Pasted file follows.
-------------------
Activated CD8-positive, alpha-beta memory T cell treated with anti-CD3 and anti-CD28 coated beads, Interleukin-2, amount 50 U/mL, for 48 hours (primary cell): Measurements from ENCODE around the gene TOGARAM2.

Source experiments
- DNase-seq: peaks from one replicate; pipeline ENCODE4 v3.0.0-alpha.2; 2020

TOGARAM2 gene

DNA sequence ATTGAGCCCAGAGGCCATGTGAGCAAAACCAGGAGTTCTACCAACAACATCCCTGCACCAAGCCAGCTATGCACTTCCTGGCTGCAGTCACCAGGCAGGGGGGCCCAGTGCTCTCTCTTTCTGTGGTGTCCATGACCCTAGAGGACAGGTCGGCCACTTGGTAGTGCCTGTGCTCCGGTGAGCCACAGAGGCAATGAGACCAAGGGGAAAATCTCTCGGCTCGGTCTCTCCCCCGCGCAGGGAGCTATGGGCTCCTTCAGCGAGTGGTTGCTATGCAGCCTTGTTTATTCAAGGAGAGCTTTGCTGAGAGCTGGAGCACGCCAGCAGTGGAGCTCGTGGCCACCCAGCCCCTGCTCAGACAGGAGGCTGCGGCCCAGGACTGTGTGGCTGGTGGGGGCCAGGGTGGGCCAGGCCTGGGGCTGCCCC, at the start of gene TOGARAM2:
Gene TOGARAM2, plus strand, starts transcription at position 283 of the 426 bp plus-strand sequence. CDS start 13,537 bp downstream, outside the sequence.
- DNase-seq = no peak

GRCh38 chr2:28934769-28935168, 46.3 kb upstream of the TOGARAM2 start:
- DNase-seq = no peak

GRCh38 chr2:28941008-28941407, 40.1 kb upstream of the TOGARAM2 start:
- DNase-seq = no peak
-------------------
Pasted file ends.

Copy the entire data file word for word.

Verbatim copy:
Activated CD8-positive, alpha-beta memory T cell treated with anti-CD3 and anti-CD28 coated beads, Interleukin-2, amount 50 U/mL, for 48 hours (primary cell): Measurements from ENCODE around the gene TOGARAM2.

Source experiments
- DNase-seq: peaks from one replicate; pipeline ENCODE4 v3.0.0-alpha.2; 2020

TOGARAM2 gene

DNA sequence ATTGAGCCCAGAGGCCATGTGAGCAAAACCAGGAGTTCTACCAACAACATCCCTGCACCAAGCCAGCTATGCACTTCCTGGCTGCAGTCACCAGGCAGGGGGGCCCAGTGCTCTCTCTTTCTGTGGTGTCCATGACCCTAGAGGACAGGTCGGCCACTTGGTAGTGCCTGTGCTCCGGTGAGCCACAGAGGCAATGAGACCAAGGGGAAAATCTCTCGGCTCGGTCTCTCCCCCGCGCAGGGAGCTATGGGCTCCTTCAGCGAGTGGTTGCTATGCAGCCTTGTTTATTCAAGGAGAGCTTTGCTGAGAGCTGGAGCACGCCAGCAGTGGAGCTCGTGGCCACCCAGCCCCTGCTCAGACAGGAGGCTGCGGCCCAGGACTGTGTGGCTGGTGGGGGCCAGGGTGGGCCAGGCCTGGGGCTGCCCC, at the start of gene TOGARAM2:
Gene TOGARAM2, plus strand, starts transcription at position 283 of the 426 bp plus-strand sequence. CDS start 13,537 bp downstream, outside the sequence.
- DNase-seq = no peak

GRCh38 chr2:28934769-28935168, 46.3 kb upstream of the TOGARAM2 start:
- DNase-seq = no peak

GRCh38 chr2:28941008-28941407, 40.1 kb upstream of the TOGARAM2 start:
- DNase-seq = no peak